Stephen Curry, league MVP, missed 13 three-point attempts in Game 2 of the NBA Finals, which is almost as many as the Cavaliers made (9).
Add in the airball that Curry launched with a few seconds left in overtime and it’s fair to say that the Golden State Warriors lost by a fingernail while getting as little as they ever will from their shooting star.
LeBron James, on the other hand, was T-Rex ferocious during his triple-double effort, getting angrier as the game went on. Part of it was because the refs weren’t blowing the whistle on his full-contact sprints to the basket. Part of it was because a few of his shots were actually blocked, and his try to win at the end of regulation didn’t go.
This was competition so tight that it made it tough to sit down watching the game on television, much less in person at the arena. Somehow, though, it feels to me like the Warriors will get over their Finals funk, play a little looser and make it a short series after all.
Golden State has more depth and more talent. That’s got to kick in sooner or later, and tonight’s Game 3 is as logical a place as any.
On Sunday the Warriors’ Marreese Speights missed a runaway dunk, for crying out loud, while Andrew Bogut has been reduced to grabbing people by the hands and arms and torsos just to keep the Cavs’ big men from getting every rebound. Bogut is no A-lister but if he could just stop playing like a D-Leaguer, that would mean a lot.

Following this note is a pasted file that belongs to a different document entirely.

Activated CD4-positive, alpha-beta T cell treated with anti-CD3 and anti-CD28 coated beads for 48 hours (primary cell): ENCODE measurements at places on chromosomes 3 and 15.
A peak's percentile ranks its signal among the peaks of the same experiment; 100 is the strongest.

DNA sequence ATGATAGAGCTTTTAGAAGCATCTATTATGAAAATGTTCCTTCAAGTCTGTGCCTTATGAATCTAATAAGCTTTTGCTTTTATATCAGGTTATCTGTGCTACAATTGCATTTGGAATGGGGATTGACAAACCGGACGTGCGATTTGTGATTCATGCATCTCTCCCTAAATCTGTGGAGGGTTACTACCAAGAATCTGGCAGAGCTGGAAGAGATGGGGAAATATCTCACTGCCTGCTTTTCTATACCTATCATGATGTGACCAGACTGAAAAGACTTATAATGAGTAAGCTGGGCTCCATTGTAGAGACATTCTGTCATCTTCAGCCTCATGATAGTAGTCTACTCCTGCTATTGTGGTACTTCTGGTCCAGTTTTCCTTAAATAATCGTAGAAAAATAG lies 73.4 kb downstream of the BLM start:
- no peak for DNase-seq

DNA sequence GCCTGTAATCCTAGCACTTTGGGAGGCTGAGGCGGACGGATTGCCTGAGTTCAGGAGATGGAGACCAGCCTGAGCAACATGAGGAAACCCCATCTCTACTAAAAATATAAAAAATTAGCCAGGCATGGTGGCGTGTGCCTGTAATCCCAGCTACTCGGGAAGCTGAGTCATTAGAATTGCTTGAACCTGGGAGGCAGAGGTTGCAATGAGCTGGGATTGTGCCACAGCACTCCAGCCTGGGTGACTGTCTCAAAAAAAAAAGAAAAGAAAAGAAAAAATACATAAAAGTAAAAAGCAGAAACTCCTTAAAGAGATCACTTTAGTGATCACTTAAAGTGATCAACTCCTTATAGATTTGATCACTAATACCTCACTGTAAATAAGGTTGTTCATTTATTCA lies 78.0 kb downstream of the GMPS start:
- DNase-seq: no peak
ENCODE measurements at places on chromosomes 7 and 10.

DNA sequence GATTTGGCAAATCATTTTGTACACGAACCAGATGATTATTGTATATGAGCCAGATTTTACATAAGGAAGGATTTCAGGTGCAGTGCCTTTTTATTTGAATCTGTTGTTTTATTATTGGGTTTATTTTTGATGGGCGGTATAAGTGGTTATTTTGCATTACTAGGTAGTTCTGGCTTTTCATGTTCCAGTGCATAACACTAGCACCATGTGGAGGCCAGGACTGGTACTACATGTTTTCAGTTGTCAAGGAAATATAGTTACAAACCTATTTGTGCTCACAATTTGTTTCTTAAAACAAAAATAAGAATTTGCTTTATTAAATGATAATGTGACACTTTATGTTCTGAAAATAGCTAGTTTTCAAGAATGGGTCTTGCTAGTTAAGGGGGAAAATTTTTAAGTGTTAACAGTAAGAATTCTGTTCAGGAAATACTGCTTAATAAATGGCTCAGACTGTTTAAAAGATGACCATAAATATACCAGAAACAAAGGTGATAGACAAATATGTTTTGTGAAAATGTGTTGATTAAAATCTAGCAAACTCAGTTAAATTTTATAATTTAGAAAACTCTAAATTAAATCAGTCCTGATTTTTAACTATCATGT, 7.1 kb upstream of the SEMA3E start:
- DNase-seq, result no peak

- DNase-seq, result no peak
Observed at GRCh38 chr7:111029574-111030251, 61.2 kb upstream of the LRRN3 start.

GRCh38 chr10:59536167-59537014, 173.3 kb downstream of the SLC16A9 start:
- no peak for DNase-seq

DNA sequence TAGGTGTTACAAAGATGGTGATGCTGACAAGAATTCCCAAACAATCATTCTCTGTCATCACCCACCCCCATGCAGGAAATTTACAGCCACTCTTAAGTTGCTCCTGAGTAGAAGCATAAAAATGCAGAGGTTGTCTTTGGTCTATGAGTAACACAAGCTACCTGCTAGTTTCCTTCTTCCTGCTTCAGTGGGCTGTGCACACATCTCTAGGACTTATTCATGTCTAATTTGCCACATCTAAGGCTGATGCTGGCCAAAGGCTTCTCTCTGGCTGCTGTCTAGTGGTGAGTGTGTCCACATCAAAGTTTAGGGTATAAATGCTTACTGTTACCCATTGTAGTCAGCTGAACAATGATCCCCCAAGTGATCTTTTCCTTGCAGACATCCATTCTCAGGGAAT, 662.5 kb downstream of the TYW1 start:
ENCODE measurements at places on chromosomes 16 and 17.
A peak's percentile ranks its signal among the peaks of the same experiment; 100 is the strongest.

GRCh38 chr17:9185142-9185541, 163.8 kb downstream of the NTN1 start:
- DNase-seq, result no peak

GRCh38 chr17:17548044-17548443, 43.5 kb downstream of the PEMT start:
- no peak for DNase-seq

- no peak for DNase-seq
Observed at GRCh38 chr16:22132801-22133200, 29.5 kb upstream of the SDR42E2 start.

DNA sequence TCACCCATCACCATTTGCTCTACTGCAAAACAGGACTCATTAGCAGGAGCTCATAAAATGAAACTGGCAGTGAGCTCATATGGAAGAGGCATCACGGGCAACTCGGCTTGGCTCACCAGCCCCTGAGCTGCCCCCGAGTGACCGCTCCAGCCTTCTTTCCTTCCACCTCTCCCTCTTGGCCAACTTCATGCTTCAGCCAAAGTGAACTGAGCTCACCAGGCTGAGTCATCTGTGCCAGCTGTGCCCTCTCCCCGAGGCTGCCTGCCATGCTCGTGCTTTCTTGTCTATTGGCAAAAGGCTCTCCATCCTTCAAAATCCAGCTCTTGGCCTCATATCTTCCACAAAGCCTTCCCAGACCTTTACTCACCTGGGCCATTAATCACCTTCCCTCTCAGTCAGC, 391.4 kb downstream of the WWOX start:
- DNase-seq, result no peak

Most of all, Curry can’t be this cold for long. He’s shooting every time there’s an inch of separation and sometimes when there’s not. It’s a picture of a special talent trying to make every possession extra special rather than letting the Warriors’ slick offense work. It really is a thing of beauty when it’s clicking and Curry, unlike the King of the Cavs, isn’t actually required to do everything himself.
Overall, LeBron deserves all the praise he’s getting for lifting the Cavs much higher than anyone else could in the absence of Kevin Love and Kyrie Irving, but I’m sticking with my prediction of Golden State in five. Crazy, I know, but we are talking about generations of deeply-ingrained Cleveland sports trauma here.
To go against that is almost crazier.